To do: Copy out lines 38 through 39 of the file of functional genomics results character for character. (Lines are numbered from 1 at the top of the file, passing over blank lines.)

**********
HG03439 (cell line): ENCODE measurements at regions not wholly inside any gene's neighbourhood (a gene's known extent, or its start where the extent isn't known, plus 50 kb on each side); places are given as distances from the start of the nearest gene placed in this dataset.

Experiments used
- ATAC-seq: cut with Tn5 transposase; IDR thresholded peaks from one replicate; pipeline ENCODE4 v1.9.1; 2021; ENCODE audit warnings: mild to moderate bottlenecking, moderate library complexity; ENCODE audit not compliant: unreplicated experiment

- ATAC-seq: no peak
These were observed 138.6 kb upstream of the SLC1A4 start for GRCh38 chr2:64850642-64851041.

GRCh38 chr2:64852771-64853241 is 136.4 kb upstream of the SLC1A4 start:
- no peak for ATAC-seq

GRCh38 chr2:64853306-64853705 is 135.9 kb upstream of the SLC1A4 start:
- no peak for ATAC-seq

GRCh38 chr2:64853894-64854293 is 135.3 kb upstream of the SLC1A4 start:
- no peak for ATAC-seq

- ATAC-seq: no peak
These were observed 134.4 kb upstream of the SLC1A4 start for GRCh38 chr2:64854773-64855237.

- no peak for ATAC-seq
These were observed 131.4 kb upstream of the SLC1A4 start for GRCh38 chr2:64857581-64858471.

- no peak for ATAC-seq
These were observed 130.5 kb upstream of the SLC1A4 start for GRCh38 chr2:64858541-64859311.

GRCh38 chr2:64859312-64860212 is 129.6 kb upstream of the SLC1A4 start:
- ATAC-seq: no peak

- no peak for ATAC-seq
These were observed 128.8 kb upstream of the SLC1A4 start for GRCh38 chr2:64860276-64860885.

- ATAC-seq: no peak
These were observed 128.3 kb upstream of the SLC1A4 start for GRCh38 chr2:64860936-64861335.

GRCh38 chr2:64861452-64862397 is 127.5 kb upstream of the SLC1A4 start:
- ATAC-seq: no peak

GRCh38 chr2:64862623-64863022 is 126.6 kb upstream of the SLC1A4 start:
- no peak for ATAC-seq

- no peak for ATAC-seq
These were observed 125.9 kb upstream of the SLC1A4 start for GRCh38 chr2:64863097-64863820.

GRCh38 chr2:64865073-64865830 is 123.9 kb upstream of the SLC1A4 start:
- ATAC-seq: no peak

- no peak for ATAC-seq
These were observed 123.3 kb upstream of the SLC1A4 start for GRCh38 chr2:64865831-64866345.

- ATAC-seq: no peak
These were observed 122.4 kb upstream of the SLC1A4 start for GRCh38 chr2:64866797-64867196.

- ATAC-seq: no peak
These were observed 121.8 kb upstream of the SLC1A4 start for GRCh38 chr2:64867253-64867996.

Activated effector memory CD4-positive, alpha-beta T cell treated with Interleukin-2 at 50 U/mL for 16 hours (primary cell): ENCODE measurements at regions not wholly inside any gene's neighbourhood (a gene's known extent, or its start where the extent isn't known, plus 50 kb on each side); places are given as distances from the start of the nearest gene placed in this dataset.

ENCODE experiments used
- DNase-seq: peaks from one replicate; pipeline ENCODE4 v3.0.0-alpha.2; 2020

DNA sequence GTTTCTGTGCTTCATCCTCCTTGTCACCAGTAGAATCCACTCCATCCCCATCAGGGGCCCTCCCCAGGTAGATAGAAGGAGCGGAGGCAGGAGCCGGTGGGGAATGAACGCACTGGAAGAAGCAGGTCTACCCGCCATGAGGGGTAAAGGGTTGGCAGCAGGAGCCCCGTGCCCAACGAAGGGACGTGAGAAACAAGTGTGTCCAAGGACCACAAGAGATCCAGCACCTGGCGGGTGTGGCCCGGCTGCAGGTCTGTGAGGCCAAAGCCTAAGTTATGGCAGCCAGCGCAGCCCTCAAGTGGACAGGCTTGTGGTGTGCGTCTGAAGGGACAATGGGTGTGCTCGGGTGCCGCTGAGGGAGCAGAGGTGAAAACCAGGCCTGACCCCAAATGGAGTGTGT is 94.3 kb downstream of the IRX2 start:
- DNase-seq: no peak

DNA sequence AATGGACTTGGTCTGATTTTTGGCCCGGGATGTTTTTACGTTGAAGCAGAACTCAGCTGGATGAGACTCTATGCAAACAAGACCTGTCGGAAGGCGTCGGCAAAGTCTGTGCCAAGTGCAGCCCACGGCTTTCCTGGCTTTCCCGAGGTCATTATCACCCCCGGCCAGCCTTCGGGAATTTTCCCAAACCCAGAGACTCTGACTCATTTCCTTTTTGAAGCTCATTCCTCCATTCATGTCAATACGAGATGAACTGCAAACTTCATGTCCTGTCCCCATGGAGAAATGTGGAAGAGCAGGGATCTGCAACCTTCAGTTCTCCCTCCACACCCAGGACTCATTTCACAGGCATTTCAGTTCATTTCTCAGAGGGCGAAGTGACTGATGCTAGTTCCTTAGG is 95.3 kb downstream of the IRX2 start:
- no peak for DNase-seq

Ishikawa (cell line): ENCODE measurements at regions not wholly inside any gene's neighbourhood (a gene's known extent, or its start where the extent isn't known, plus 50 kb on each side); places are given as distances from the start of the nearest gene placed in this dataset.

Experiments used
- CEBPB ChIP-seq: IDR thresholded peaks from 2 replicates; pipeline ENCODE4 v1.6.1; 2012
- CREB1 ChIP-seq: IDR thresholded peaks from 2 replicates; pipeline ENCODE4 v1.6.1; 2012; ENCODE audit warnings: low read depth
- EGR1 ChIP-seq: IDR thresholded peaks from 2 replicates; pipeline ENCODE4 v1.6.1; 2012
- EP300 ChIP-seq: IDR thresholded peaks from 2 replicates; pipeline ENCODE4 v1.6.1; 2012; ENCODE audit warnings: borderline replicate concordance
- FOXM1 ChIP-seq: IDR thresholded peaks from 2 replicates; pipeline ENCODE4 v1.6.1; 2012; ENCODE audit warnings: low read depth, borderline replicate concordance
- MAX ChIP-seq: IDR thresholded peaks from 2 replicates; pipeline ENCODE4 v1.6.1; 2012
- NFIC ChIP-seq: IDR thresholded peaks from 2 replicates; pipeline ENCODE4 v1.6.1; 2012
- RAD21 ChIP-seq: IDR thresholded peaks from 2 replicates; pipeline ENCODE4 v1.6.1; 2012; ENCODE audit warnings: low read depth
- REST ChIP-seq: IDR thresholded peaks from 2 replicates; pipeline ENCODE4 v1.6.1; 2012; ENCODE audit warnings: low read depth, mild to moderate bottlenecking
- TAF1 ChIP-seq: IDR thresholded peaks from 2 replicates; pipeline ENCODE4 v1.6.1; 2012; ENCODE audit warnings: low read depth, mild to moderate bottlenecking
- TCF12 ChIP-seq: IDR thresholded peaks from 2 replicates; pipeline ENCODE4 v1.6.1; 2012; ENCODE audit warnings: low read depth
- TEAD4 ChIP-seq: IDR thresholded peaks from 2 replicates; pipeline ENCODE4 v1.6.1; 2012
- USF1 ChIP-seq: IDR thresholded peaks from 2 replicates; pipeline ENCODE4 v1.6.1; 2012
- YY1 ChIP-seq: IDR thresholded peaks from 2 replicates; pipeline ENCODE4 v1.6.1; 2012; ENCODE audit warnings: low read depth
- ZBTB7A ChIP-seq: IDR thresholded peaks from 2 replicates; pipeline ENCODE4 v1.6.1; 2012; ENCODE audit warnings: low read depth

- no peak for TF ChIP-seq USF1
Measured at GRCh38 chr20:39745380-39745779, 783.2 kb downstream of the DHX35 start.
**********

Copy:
Activated effector memory CD4-positive, alpha-beta T cell treated with Interleukin-2 at 50 U/mL for 16 hours (primary cell): ENCODE measurements at regions not wholly inside any gene's neighbourhood (a gene's known extent, or its start where the extent isn't known, plus 50 kb on each side); places are given as distances from the start of the nearest gene placed in this dataset.

ENCODE experiments used